< Study: T-cells From Common Cold Might Help Fight COVID-19
By John Russell
15 January 2022

High levels of T cells from coronaviruses that cause the common cold can provide protection against COVID-19, a recent study has found.

The findings came from an Imperial College London study. The new information could help scientists develop ideas for second-generation vaccines.

Immunity against COVID-19 is complex. There is evidence of reduced antibody levels six months after vaccination. However, T cells are believed to play an important part in providing protection.

FILE - A woman blows her nose in Dalston as the spread of the coronavirus disease (COVID-19) continues, London, Britain, April 14, 2020. (REUTERS/Hannah McKay)
FILE - A woman blows her nose in Dalston as the spread of the coronavirus disease (COVID-19) continues, London, Britain, April 14, 2020. (REUTERS/Hannah McKay)

The Imperial College London study began in September 2020. It examined levels of cross-reactive T cells produced by earlier common colds in 52 household contacts of positive COVID-19 cases. The researchers looked at people shortly after they had come in contact with the virus. The goal was to see if the contacts went on to develop infections.

The researchers found that the 26 who did not develop infection had notably higher levels of those T cells than people who did get infected. The study did not say how long protection from the T cells would last.

Dr. Rhia Kundu was the study's lead writer. Kundu said, "We found that high levels of pre-existing T cells, created by the body when infected with other human coronaviruses like the common cold, can protect against COVID-19 infection."

The study appeared recently in the publication Nature Communications. The team that wrote about the research said that the T cells targeted proteins inside the SARS-CoV-2 virus. This finding could offer a new target for vaccine makers.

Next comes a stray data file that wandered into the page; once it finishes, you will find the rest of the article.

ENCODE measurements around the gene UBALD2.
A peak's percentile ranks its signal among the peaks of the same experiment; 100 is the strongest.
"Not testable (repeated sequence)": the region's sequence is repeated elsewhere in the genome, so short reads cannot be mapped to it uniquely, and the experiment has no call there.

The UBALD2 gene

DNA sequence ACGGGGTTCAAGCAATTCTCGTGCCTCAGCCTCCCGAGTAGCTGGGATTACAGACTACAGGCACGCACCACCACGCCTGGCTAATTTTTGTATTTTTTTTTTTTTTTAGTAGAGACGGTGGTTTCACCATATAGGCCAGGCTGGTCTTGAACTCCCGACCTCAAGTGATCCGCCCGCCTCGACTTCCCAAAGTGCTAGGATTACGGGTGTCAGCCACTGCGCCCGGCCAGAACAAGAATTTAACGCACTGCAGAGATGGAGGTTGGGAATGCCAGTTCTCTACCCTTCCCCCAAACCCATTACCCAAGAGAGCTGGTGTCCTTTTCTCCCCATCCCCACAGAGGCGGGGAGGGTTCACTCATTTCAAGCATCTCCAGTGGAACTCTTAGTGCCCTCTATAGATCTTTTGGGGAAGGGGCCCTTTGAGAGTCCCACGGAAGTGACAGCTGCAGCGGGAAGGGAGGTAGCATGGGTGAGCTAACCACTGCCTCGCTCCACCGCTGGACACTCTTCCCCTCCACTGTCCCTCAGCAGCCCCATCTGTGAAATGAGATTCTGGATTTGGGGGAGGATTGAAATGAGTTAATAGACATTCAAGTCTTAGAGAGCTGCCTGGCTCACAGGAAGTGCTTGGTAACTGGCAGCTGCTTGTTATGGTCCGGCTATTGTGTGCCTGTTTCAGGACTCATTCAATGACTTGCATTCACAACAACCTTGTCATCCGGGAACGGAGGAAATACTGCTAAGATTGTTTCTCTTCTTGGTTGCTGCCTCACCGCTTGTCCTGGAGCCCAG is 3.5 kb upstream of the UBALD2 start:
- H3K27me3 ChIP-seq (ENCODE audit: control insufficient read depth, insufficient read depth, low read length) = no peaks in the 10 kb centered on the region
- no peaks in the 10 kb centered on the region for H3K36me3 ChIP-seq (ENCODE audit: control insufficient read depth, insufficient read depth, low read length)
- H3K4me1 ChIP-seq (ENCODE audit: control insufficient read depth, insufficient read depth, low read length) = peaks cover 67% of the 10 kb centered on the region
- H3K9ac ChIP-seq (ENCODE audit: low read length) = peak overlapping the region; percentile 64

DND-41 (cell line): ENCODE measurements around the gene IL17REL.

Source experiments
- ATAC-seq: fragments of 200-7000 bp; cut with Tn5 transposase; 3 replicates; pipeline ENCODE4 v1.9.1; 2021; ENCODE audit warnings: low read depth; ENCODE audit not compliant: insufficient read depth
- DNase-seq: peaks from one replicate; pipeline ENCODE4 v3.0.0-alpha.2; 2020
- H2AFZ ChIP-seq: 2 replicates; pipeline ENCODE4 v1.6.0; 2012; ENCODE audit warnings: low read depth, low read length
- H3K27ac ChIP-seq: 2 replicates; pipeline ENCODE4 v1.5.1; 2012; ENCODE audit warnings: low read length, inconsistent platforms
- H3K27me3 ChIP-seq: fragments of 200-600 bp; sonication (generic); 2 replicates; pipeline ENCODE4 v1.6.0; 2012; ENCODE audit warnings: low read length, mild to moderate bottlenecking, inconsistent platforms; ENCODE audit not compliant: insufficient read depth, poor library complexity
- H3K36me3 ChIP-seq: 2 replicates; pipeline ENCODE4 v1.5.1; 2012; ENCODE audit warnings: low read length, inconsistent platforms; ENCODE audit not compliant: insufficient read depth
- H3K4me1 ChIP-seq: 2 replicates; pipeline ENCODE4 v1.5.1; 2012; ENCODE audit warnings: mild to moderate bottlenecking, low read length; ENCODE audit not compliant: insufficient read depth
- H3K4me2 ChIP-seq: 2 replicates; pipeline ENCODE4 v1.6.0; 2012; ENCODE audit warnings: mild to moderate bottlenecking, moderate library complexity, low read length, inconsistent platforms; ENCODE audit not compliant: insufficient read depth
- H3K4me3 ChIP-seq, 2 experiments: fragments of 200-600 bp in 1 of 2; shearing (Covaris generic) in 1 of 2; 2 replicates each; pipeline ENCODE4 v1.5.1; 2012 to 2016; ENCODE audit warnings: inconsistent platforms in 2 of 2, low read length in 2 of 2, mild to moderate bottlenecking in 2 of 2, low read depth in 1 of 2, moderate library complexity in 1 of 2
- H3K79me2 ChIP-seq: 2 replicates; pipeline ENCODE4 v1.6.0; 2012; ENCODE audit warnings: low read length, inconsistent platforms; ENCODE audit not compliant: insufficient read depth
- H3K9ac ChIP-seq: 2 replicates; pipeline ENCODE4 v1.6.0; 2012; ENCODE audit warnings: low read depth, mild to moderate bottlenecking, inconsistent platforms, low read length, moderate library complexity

Current COVID-19 vaccines target the spike protein, a protein on the outside surface of the virus, which changes or mutates regularly. These changes create variants such as Omicron. These changes in the spike protein also reduce the effectiveness of vaccines against infections that show physical signs.

Professor Ajit Lalvani was a co-writer of the study. Lalvani said, "The internal proteins targeted by the protective T-cells we identified mutate much less."

Lalvani added that these T cells "are highly conserved between the various SARS-CoV-2 variants, including Omicron."

He said new vaccines that include these special proteins would support the "protective T cell responses that should protect against current and future SARS-CoV-2 variants."

I'm John Russell.

Alistair Smout reported on this story for Reuters. John Russell adapted it for Learning English.


Words in This Story

T cell – n. a kind of white blood cell that is part of the immune system which fights infection in the body and that develops from cells in the center of bones

response – n. something that is done as a reaction to something else

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